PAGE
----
Tuesday, November 3, 2009

The electric resume

It doesn't seem too long ago when a job seeker had to search for openings in a newspaper, print out a resume, handcraft a cover letter and assemble a portfolio for potential employers. My how things have changed in just a few years.

Now, all we have to do is type a couple words into an Internet search engine, answer a few questions using a Web form and attach a resume to the e-mail. Although it seems to be easier than ever to apply for a new job, the process makes it impersonal and sometimes even discouraging. After graduating from college in 2005, I took great pride in every application and portfolio I sent out in the mail. But when I apply for a job today, it feels like just another cog on the conveyor belt to nowhere.

So while it's amazingly easy to pursue that new job, it doesn't have the same vibe. People often ask me how the job search is going, and I'll rattle off the number of applications I've shot out through the Series of Tubes. But it doesn't make me any more hopeful of working -- or even receiving a job interview -- in the near future.


  1. Now companies that are looking to hire writers want them also to be well versed in Web design, social media, making brochures, writing, editing, how to distribute news releases, inner-department networking, etc. That sounds like Superman to me.

    P.S. I heard yesterday companies are telling applicants to just send them a link to their Linkedin profile.

  2. I've never really cared for Linkedin too much because it's way too bland for me. Instead, I've made a resume using another Web site that I would suggest everyone else try -- especially newspaper reporters and photographers -- because it's valuable in showing off your portfolio.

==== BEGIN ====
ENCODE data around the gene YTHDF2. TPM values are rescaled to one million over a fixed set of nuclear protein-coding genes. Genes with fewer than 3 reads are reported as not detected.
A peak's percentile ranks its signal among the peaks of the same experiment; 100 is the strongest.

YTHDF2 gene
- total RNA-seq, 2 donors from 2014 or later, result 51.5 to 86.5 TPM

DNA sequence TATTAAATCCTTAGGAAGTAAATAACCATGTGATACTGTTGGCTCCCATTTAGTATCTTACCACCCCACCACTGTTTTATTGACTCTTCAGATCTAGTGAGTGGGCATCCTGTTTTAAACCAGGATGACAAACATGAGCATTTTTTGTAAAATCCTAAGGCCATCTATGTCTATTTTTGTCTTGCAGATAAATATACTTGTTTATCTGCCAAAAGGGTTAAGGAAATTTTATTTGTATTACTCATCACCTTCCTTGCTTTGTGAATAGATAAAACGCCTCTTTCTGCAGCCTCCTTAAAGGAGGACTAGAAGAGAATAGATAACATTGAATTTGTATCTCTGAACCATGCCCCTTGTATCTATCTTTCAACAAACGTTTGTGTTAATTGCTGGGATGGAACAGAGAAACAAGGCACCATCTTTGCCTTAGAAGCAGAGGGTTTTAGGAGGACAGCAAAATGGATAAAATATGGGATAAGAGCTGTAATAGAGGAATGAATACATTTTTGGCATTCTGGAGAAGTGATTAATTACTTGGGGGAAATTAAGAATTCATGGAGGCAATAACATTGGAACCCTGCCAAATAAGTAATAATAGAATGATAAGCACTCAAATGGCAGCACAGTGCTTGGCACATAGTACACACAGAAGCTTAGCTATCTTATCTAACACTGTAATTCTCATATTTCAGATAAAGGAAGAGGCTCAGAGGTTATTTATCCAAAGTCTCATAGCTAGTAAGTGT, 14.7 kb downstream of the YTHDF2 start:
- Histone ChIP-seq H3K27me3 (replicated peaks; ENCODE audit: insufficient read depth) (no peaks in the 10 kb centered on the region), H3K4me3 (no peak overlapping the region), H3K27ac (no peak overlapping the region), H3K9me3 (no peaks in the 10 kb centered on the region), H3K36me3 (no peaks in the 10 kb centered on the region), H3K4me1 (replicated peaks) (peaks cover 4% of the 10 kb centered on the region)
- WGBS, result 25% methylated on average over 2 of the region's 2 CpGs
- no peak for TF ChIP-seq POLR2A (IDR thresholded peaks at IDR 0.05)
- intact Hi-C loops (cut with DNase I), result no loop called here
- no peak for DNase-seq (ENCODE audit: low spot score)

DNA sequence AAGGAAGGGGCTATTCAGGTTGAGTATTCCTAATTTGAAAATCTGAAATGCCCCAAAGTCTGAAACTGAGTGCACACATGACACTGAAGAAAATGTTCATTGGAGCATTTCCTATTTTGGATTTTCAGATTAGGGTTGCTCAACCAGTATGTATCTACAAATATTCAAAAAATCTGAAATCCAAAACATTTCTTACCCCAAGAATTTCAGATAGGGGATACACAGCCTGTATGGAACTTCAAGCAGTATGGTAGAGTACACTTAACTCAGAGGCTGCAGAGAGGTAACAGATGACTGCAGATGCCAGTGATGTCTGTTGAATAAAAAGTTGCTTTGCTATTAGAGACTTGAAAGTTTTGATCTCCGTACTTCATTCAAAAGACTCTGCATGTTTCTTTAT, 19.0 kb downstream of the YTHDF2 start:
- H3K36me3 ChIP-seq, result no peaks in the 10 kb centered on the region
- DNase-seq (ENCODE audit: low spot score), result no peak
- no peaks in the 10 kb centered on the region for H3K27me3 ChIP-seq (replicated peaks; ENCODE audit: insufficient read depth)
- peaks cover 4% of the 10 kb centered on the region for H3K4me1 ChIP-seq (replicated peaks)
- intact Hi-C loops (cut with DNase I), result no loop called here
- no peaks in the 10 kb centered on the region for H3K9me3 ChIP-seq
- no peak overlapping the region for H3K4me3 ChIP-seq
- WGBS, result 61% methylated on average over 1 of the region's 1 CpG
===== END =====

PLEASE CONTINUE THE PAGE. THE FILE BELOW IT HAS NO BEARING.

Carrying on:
Here's the link to mine -- www.visualcv.com/mjones -- and I would strongly suggest others build their own resume through this site. It gives employers a look at your work, and also shows you're Web savvy.

  3. Don't be too quit to cast off LinkedIn. I have had several people I used to work with who now own their own businesses and are in need for some freelance work. I've gotten three offers now. But I totally understand what you mean about all the electronic. I was taught that you have to stand out to catch a hiring director's eye. How do stand out when you are just another name on a list? Especially people like us, whose years of experience are much less on paper, you know?

  4. I got my current job in part because of Linkedin. Several people at my company, including both the owners, have it and are linked to me. The visualcv thing looks cool too but why put all your eggs in one basket?

  5. Both of you make excellent points. Linkedindddinn... here I come!

  6. Linkedin is a good way - but I think a domain is better. It is all about personal brandning:


    Love to get your feedback